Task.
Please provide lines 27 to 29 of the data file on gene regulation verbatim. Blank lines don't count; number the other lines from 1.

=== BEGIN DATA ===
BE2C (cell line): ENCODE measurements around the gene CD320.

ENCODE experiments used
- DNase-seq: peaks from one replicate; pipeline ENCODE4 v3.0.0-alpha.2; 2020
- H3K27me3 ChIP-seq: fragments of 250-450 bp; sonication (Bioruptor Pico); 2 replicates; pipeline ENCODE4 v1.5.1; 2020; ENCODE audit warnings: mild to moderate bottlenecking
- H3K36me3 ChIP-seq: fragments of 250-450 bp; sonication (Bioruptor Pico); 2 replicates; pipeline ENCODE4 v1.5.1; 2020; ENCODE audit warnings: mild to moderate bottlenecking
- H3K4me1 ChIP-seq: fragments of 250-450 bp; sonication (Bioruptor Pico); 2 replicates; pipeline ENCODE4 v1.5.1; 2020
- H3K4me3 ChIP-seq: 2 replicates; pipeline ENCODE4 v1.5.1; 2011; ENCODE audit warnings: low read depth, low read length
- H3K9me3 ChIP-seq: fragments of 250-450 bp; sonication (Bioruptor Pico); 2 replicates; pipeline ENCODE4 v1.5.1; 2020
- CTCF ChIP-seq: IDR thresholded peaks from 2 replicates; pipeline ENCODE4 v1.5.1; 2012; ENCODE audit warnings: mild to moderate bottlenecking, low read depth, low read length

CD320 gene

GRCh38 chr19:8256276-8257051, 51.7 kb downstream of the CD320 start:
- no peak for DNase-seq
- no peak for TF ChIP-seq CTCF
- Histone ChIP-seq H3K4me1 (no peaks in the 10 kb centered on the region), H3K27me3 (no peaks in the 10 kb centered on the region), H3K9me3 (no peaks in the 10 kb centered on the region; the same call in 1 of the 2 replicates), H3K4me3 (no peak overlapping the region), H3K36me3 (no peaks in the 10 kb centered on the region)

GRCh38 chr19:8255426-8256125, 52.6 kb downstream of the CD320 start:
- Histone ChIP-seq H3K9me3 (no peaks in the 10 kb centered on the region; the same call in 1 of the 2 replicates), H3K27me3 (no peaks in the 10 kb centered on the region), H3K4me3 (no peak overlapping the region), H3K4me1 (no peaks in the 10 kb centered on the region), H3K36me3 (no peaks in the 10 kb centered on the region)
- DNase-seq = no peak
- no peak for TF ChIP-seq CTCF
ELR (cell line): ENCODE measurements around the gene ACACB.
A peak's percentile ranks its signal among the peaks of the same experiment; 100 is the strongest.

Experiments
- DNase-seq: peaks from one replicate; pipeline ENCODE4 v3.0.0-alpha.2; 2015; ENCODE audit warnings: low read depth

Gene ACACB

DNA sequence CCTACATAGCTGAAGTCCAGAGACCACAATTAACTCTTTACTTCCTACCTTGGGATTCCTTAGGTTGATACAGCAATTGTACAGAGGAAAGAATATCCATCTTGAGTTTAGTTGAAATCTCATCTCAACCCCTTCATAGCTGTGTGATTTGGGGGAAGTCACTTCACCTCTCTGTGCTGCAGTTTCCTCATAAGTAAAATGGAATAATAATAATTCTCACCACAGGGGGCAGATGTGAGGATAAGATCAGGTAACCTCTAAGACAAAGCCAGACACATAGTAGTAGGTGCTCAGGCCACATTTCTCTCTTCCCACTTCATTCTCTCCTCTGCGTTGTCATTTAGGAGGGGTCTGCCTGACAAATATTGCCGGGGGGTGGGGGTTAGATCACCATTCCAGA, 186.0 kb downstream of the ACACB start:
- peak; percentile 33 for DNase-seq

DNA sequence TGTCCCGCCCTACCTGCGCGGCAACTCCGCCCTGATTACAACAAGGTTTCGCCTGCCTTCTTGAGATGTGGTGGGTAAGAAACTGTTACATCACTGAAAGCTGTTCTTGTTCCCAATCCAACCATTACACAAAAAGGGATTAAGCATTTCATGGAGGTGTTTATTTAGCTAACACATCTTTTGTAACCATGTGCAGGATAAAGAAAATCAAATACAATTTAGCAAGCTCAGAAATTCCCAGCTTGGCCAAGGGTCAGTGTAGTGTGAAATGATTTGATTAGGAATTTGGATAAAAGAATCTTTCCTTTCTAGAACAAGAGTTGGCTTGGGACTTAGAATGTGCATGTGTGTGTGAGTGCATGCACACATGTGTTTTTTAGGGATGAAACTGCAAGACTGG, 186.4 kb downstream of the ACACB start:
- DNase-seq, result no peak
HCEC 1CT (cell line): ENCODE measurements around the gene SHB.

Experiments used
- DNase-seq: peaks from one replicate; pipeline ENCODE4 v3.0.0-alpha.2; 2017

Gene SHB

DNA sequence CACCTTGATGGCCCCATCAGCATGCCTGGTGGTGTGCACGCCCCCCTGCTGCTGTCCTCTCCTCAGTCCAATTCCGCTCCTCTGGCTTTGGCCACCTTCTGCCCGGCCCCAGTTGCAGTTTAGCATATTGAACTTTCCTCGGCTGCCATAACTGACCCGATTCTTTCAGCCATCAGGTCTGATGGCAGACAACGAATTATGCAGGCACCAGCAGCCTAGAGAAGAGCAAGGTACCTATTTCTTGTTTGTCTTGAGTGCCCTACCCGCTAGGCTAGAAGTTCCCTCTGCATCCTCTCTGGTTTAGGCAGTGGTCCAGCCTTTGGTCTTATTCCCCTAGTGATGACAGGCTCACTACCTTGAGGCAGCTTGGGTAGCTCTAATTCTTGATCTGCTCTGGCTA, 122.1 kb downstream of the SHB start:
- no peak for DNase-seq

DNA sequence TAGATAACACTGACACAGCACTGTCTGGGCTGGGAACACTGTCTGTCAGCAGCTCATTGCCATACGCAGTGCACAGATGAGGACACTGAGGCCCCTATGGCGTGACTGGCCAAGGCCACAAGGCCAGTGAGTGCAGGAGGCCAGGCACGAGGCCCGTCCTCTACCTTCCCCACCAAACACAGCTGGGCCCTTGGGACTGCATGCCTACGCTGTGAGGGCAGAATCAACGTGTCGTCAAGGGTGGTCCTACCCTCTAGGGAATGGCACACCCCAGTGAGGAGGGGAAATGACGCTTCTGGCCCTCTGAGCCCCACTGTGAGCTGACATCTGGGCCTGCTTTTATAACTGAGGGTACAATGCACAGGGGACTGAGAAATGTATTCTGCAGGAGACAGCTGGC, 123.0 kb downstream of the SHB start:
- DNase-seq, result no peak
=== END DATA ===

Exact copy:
- DNase-seq, result no peak
HCEC 1CT (cell line): ENCODE measurements around the gene SHB.

Experiments used